BC chefs calling for end to open net-pen salmon farming
April 6, 2018
By Liza Mayer
More than 50 chefs in British Columbia are calling on the provincial government to end Atlantic salmon farming in the province.
The group outlined its concerns about open net-pens presenting a risk to wild salmon from parasites and disease in a letter to Doug Donaldson, the BC minister of forests, lands, natural-resource operations and rural development, and Lana Popham, the minister of agriculture.
“These farms are making both farmed and wild salmon sick. They need to be shut down or transitioned to sustainable, closed systems as quickly as possible,” said environmentalist David Suzuki, who added his name to the letter.
It is interesting to note, however, that an advisory council that Minister Lana Popham created in 2016 did not reach a consensus on the potential risks associated with salmon aquaculture in BC.
The members of the advisory council included representatives from the aquaculture industry, academia, non-governmental organizations, First Nations and federal and provincial government officials. In their final report released Thursday April 5, the council—called Minister of Agriculture's Advisory Council on Finfish Aquaculture (MAACF) — acknowledged there were “differences within MAACFA on the risk that farms pose.”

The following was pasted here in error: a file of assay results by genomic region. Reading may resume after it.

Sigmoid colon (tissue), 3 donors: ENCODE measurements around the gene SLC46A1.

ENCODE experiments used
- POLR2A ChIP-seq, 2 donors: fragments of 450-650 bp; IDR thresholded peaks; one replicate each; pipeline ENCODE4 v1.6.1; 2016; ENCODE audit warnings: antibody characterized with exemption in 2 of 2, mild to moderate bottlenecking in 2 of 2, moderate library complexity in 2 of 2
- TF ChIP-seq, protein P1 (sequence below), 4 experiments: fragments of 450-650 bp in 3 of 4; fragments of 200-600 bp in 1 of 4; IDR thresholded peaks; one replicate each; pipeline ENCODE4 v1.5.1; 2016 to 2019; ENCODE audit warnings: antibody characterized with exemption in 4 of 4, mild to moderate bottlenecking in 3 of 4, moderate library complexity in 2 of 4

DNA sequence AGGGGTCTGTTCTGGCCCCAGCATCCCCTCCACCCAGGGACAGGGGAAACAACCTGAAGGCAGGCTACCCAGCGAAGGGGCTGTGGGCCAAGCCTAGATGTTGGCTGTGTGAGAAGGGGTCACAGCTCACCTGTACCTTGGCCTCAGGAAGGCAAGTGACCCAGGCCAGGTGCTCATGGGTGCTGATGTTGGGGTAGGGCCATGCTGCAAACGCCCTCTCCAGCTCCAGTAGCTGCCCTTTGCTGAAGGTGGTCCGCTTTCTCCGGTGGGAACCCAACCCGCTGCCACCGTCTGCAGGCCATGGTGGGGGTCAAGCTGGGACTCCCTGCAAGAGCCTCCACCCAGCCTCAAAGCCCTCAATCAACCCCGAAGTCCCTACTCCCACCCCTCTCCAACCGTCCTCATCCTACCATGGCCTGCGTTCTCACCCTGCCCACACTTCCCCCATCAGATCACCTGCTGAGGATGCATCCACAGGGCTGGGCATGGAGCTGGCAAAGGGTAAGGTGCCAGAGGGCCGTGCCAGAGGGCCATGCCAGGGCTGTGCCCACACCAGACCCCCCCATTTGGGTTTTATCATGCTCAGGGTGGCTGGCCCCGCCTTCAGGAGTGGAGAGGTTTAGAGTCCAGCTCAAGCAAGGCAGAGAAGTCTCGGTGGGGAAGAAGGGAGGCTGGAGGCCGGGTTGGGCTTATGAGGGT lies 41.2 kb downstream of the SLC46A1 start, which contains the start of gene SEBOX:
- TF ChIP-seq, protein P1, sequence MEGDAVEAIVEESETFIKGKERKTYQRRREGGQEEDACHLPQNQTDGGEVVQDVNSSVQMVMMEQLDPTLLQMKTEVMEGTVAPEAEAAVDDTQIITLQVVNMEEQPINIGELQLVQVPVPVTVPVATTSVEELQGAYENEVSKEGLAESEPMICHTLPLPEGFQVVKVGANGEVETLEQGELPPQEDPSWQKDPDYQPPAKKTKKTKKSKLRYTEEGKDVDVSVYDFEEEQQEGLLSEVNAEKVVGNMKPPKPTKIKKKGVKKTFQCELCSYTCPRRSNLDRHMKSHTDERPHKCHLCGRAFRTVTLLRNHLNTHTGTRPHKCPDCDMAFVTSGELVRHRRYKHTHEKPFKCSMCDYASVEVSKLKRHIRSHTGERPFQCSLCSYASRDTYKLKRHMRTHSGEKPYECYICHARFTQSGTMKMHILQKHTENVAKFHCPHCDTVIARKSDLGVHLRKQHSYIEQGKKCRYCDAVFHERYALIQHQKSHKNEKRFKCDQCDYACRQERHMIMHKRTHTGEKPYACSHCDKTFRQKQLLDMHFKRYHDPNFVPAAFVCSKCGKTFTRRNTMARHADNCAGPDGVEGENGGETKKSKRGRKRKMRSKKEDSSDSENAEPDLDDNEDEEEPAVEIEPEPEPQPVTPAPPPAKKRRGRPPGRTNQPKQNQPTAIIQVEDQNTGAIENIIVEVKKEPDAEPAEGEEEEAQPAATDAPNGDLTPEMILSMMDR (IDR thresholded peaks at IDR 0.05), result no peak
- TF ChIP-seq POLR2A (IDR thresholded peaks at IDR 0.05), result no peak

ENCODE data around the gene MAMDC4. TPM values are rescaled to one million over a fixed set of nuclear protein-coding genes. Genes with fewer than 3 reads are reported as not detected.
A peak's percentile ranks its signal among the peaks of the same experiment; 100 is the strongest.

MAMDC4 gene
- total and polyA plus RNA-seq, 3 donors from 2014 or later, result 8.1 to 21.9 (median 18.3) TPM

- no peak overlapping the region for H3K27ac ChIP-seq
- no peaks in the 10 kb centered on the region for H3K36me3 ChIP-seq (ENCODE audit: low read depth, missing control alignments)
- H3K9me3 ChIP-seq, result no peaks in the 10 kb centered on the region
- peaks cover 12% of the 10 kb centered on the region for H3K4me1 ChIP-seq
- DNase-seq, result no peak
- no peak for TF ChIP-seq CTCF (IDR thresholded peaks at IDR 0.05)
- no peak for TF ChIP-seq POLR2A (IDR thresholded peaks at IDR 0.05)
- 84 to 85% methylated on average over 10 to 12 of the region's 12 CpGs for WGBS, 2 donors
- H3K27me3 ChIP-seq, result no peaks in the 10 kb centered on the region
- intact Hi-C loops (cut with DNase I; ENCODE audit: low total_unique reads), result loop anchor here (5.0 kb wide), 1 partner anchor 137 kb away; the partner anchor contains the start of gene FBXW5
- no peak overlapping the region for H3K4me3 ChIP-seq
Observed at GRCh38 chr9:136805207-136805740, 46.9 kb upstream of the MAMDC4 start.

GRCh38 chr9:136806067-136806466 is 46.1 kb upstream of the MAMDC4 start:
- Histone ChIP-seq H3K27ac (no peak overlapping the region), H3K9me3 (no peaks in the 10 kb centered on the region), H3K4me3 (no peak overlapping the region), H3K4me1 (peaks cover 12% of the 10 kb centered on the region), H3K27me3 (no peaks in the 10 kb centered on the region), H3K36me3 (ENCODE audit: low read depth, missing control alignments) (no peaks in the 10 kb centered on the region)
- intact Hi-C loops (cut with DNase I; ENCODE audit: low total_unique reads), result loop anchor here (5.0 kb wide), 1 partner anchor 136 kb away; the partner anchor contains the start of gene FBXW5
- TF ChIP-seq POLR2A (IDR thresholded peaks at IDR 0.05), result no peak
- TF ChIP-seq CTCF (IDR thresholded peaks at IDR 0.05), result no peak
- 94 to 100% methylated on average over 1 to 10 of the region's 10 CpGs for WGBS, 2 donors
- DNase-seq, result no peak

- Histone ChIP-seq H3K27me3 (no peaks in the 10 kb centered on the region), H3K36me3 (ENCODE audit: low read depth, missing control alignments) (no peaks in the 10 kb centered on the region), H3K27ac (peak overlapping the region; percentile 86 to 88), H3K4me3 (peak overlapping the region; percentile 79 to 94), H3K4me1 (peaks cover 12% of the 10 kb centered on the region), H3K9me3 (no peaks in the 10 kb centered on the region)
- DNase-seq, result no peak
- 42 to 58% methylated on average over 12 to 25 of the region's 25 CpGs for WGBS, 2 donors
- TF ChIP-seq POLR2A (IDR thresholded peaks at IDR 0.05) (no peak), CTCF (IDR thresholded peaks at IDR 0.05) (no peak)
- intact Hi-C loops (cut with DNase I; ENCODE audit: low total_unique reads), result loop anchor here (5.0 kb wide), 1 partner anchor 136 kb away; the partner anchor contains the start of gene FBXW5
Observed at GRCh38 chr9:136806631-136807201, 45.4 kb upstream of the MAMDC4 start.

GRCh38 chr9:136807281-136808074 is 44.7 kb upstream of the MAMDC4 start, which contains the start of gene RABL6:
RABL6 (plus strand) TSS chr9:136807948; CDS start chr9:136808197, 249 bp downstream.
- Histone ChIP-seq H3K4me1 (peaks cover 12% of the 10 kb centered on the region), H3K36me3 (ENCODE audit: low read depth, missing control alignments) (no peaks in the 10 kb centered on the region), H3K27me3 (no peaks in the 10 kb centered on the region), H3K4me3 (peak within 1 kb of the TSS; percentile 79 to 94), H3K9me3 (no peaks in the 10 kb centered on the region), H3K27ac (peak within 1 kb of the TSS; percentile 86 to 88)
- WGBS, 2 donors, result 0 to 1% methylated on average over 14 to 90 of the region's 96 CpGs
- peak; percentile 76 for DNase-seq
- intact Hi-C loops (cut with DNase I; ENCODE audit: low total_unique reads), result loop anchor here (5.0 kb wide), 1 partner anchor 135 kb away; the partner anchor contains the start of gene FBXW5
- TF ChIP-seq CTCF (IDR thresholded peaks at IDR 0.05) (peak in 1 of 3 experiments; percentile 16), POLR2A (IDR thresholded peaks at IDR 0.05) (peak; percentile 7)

“Council members diverge on their views on the level of potential risk that farms pose to wild salmon and as a result views on how to address the overall risk of salmon farming are not uniform,” the report said.
The tenures of 20 open net-pen salmon farms in the BC are up for review and renewal by the BC government in June.
In neigbouring Washington State, a law that would end Atlantic salmon farming in the state when current leases expire in 2022 has been passed.
- Issue around BC salmon tenures remains murky in advisory council’s report
- Tech-savvy oyster farmers retool shellfish supply chain